By Samuel Miller
Impunity Watch Reporter, North America and Oceania
JAKARTA, Indonesia — Indonesia’s President Joko Widodo has called for revisions to the country’s anti-terrorism laws after last week’s attacks in the capital, Jakarta. The proposed changes would make it easier for officials to arrest anyone suspected of planning an attack.
The call for review comes in the wake of last week’s attacks in Jakarta, which were claimed by ISIL.
President Widodo, addressing a high-level security meeting on Tuesday, called for amendments to the country’s anti-terrorism law after ISIL-linked attackers struck last week at the heart of Jakarta, the capital of Indonesia, the most populated Muslim country.
The proposed changes would make it easier for the authorities to arrest anyone whom they believe have a strong indication to be planning a terrorist attack, according to the minister in charge of security, Luhut Panjaitan. The proposed new legislation would also allow officials to hold suspects for longer than a week without charge and would make it illegal for Indonesians to fight with militants of ISIL.
“It’s true that there are some people who feel this won’t be a solution to the problem, but at the very least it will make it easier to get intelligence data and make it harder for terrorists to get space to operate,” said Panjaitan.
Senior officials in Jakarta believe that roughly 500 Indonesians have traveled to the Middle East region to join the ISIL and other militant groups. Nearly 100 are believed to have returned to the Southeast Asian country in recent months.
Security forces would also be permitted to hold suspects for longer without charge, and it would be made illegal for any Indonesian to fight for ISIL, in an effort to dispel fears that those returning could plan further attacks after being radicalized.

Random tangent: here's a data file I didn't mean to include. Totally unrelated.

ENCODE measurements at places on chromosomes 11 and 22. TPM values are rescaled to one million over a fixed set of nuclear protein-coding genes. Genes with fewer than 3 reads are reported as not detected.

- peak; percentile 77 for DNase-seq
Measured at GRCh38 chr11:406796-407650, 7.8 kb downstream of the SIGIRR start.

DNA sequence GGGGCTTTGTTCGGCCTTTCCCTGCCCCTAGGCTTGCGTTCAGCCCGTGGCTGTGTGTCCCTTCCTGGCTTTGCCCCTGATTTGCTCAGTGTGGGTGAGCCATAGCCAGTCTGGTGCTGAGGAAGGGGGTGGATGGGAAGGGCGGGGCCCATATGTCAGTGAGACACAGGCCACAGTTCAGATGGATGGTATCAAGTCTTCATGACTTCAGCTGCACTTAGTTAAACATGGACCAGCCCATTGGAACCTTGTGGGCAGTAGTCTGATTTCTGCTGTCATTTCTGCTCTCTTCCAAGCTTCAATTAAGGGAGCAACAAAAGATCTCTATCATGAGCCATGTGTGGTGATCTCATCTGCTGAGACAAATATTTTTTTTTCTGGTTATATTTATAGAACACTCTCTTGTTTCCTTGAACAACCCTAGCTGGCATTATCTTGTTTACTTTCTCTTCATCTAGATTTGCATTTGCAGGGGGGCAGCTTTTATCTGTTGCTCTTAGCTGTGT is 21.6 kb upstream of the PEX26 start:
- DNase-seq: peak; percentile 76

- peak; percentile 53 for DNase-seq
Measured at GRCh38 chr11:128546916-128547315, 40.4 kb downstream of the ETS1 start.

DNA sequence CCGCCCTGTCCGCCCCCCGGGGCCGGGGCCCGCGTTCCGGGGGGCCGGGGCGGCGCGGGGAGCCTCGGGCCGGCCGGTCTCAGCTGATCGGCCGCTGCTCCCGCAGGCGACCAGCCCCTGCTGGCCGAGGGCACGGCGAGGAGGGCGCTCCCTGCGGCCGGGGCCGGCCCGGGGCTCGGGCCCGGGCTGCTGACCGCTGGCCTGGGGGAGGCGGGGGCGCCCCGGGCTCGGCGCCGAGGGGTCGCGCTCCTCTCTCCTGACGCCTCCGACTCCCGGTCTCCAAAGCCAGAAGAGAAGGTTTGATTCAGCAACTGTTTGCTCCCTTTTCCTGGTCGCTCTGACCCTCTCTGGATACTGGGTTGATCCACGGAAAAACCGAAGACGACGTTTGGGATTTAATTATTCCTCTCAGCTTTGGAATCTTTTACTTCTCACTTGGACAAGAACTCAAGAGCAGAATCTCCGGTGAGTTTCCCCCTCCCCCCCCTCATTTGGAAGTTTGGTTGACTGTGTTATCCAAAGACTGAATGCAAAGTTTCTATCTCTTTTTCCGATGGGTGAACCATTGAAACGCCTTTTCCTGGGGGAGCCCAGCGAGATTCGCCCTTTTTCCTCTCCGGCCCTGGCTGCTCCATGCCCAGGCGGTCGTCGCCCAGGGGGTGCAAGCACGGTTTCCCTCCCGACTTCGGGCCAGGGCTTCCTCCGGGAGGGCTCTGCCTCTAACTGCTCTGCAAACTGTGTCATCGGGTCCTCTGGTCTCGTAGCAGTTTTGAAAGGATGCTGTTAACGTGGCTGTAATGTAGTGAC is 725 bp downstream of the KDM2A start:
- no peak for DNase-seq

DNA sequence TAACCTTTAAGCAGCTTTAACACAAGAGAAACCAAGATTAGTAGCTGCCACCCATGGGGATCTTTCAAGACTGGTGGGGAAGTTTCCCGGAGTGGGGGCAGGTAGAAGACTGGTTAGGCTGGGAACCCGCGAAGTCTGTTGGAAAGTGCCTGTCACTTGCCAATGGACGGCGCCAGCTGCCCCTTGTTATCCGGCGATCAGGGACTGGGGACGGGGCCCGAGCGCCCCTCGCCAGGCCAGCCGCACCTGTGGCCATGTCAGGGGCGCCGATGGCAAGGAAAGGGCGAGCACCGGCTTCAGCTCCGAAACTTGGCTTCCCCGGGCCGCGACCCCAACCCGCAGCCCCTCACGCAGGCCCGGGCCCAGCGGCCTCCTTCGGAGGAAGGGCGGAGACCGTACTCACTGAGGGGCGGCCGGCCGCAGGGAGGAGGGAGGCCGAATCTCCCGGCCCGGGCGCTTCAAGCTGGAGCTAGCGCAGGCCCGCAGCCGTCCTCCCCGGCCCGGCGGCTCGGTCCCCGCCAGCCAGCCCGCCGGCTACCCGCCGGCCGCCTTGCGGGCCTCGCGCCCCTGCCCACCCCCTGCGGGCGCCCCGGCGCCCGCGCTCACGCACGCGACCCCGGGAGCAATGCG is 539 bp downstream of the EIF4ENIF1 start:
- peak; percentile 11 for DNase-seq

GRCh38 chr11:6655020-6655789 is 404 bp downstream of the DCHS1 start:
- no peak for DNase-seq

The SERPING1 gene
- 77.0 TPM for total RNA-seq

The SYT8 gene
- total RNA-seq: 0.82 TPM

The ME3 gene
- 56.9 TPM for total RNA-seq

Indonesia’s national police chief, Badrodin Haiti, reportedly admitted their current authority is limited. “We can detect, but we can’t take action before any crime is committed. That is the weakness of our regulations. For example, if there are those who came back home from Syria after joining IS, there is no proof of their crime and we can’t take action against them.”
The planned laws have faced opposition from human rights organizations, political figures, and Islamic groups who argue that the proposed laws are too authoritarian in nature and would mark a step back towards the powers that the police once held under the previous Indonesian dictatorship.
It should be noted, however, that all of the major parties have expressed at least some support for the measures, suggesting the proposed laws will most likely be approved by the Indonesian parliament.
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